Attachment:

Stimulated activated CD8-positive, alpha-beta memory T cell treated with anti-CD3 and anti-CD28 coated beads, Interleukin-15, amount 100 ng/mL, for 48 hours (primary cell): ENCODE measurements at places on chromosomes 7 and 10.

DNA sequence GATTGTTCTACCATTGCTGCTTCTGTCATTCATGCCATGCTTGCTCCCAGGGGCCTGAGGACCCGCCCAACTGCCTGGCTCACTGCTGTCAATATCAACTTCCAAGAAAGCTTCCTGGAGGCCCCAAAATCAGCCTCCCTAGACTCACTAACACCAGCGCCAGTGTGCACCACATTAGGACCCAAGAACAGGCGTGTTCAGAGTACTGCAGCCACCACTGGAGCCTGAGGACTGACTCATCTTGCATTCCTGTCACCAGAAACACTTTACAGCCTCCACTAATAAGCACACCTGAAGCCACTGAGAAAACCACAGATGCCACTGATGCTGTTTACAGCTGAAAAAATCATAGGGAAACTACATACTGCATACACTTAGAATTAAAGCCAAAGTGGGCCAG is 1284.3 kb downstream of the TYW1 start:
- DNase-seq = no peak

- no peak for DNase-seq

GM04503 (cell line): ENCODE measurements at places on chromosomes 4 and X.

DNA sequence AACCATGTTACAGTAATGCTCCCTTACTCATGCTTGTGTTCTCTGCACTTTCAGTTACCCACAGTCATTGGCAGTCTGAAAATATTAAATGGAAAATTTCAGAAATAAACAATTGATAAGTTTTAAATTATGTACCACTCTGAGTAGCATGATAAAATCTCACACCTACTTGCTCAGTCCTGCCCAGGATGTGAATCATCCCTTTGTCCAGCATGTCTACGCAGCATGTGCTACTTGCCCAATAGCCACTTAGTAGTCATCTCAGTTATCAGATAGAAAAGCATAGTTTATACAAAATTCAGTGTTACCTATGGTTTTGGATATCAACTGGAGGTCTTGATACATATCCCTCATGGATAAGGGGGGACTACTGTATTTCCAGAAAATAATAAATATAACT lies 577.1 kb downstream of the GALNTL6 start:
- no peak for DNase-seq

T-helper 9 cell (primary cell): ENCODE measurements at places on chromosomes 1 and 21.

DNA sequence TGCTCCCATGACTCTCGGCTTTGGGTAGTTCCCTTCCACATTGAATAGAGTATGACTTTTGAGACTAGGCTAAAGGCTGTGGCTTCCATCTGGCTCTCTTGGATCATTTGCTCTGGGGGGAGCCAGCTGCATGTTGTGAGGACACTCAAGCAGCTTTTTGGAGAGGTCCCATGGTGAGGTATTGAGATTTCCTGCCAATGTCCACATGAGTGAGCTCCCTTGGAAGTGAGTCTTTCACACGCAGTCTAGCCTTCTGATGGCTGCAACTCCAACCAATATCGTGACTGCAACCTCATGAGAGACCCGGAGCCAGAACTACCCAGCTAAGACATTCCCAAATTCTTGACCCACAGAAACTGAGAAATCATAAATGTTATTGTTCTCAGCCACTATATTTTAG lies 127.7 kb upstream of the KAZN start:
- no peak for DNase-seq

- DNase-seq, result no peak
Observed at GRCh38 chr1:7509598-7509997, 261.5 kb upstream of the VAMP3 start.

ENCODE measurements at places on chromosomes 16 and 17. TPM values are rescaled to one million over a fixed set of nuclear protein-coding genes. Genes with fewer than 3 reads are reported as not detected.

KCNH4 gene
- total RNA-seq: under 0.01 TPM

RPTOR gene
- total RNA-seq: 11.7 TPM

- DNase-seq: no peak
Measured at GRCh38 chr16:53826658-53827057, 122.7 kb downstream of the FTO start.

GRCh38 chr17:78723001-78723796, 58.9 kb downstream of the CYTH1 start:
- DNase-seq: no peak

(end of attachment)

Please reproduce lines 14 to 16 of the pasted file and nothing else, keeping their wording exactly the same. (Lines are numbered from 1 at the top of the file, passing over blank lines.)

KCNH4 gene
- total RNA-seq: under 0.01 TPM

RPTOR gene